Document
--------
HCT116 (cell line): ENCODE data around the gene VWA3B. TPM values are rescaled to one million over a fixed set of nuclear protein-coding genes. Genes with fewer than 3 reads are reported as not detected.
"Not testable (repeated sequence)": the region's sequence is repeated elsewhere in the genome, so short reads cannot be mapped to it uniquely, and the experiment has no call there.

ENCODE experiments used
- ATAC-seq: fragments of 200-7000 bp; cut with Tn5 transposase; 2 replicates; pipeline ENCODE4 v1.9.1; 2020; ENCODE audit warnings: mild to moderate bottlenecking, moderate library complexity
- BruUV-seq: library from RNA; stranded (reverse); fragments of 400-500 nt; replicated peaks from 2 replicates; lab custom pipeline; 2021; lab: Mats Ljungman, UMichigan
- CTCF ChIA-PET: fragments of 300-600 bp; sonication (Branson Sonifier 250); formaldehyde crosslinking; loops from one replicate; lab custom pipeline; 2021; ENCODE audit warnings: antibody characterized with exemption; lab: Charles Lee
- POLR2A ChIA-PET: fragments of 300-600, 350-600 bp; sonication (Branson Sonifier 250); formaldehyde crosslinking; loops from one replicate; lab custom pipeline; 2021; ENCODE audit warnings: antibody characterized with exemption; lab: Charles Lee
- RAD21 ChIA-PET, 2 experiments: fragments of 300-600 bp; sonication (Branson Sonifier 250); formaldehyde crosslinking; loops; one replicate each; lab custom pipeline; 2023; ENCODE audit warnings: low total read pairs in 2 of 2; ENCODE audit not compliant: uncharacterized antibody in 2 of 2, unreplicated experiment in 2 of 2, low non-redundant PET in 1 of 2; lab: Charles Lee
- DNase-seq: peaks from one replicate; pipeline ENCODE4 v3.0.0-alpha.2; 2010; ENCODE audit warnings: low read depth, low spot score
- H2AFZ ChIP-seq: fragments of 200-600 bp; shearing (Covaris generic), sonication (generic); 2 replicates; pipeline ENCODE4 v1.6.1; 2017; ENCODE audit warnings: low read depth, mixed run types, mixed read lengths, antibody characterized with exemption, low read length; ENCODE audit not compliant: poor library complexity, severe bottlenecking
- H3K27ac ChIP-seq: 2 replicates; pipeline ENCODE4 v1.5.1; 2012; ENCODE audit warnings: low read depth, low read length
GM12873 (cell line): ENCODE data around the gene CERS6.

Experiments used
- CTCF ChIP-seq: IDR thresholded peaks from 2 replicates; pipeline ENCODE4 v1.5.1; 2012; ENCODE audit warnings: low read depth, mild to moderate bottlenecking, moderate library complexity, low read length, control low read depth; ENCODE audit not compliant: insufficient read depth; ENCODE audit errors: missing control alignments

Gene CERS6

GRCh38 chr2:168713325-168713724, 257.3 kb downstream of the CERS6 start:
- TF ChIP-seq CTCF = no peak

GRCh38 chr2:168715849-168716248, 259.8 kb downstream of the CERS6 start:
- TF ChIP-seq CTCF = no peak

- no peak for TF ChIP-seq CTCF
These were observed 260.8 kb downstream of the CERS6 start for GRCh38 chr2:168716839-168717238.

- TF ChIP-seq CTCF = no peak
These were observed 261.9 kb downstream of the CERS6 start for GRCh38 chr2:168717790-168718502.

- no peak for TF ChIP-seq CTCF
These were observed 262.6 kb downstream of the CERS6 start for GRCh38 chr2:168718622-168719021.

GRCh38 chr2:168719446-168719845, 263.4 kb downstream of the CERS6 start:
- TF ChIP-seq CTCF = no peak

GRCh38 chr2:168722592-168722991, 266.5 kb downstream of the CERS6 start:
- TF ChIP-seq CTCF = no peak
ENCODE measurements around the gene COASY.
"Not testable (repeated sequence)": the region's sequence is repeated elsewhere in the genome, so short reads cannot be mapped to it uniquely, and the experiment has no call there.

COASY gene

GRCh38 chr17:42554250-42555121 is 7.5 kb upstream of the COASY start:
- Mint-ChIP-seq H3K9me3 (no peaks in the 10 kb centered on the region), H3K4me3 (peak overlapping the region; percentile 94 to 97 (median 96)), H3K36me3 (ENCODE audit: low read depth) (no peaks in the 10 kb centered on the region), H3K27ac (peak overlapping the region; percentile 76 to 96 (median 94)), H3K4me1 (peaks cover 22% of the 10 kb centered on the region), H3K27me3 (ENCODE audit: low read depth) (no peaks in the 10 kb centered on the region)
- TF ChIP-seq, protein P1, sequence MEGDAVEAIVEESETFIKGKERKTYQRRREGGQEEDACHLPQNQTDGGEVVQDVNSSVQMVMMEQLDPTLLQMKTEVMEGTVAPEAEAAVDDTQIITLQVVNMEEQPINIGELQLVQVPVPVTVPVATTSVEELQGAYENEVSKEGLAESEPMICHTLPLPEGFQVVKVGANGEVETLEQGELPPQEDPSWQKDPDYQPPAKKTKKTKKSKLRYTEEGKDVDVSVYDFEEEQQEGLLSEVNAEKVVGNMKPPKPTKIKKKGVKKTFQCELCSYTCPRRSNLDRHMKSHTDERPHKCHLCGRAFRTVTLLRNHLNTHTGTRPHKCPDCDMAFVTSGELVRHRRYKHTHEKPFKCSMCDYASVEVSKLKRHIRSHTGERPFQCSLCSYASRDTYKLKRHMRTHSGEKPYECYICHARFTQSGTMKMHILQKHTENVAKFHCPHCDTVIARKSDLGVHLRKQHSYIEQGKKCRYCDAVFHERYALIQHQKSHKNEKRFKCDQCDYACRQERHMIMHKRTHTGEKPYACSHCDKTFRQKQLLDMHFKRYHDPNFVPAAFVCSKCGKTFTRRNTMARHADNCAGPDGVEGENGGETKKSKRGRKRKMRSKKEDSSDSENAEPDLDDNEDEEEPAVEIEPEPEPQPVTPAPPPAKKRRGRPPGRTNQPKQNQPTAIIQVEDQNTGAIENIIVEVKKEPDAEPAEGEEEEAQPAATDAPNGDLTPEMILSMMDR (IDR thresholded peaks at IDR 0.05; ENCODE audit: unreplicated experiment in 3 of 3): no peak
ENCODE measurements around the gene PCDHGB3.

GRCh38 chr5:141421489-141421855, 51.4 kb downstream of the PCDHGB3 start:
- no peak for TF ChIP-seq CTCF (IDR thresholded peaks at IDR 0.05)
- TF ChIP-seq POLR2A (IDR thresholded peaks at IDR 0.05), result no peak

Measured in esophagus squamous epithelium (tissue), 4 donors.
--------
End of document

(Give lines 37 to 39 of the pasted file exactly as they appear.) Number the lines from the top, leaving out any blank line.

GRCh38 chr5:141421489-141421855, 51.4 kb downstream of the PCDHGB3 start:
- no peak for TF ChIP-seq CTCF (IDR thresholded peaks at IDR 0.05)
- TF ChIP-seq POLR2A (IDR thresholded peaks at IDR 0.05), result no peak